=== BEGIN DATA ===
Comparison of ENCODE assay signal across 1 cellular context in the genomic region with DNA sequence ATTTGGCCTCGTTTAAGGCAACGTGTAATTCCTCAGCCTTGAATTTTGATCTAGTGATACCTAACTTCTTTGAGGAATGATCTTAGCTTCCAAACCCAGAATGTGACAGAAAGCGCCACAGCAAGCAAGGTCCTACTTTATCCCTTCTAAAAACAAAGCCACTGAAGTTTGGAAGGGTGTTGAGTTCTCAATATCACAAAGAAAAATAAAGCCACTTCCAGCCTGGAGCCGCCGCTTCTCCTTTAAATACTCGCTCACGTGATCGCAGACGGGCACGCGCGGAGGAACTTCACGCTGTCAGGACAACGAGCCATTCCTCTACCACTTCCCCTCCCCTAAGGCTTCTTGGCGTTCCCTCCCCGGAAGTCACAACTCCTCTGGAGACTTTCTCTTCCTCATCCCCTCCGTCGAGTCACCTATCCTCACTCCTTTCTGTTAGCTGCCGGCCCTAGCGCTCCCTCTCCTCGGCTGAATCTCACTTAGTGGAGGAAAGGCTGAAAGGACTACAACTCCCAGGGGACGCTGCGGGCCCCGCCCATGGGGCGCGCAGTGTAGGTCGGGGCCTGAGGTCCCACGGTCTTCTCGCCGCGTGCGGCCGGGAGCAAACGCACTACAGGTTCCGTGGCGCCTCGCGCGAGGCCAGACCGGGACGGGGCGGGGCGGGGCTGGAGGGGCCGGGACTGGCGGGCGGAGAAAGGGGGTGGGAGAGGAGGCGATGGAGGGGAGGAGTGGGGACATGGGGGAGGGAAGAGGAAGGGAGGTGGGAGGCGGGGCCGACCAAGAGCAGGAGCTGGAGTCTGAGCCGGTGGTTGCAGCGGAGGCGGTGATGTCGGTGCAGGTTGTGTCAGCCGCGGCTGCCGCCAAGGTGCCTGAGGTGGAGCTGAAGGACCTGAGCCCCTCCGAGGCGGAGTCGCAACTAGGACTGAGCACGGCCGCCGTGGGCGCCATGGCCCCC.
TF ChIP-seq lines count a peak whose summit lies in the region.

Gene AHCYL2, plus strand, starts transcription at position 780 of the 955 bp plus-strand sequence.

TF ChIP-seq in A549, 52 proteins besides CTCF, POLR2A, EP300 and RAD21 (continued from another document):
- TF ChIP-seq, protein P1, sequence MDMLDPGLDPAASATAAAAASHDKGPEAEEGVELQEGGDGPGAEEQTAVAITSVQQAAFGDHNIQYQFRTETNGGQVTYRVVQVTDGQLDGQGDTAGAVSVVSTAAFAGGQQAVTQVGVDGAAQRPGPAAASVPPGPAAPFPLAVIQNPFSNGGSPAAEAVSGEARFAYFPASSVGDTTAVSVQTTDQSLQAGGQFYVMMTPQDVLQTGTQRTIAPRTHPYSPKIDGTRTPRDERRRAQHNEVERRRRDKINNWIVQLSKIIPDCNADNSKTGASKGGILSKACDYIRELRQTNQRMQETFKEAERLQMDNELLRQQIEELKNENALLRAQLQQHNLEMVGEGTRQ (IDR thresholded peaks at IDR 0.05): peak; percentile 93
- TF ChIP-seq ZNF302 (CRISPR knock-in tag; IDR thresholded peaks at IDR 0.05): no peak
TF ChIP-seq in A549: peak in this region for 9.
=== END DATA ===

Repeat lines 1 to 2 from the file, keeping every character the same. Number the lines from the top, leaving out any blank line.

Comparison of ENCODE assay signal across 1 cellular context in the genomic region with DNA sequence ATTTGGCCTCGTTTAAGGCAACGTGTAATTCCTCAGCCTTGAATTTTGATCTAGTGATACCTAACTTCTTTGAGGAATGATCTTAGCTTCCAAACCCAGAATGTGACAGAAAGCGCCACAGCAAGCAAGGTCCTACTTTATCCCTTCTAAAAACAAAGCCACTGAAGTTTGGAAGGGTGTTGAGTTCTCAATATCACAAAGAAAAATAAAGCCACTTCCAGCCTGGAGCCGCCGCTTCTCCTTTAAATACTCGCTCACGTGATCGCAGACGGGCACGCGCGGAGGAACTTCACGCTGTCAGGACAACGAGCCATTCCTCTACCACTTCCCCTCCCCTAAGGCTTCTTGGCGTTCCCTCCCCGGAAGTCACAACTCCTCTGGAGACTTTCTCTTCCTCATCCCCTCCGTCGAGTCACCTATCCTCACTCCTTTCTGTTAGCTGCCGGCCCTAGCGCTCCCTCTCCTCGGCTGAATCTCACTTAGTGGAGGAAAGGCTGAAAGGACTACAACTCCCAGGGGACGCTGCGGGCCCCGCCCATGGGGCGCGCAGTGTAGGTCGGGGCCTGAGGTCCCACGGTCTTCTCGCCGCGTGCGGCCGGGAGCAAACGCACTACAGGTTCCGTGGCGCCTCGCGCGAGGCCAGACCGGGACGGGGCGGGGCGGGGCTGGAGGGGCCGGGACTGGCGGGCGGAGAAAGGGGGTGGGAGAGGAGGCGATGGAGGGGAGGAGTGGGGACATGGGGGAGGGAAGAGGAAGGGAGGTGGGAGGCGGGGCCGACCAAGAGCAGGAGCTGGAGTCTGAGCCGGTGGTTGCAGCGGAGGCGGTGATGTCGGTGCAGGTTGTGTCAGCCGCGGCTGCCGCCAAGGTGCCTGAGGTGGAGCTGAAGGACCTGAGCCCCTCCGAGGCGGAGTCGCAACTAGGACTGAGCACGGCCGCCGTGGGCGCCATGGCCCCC.
TF ChIP-seq lines count a peak whose summit lies in the region.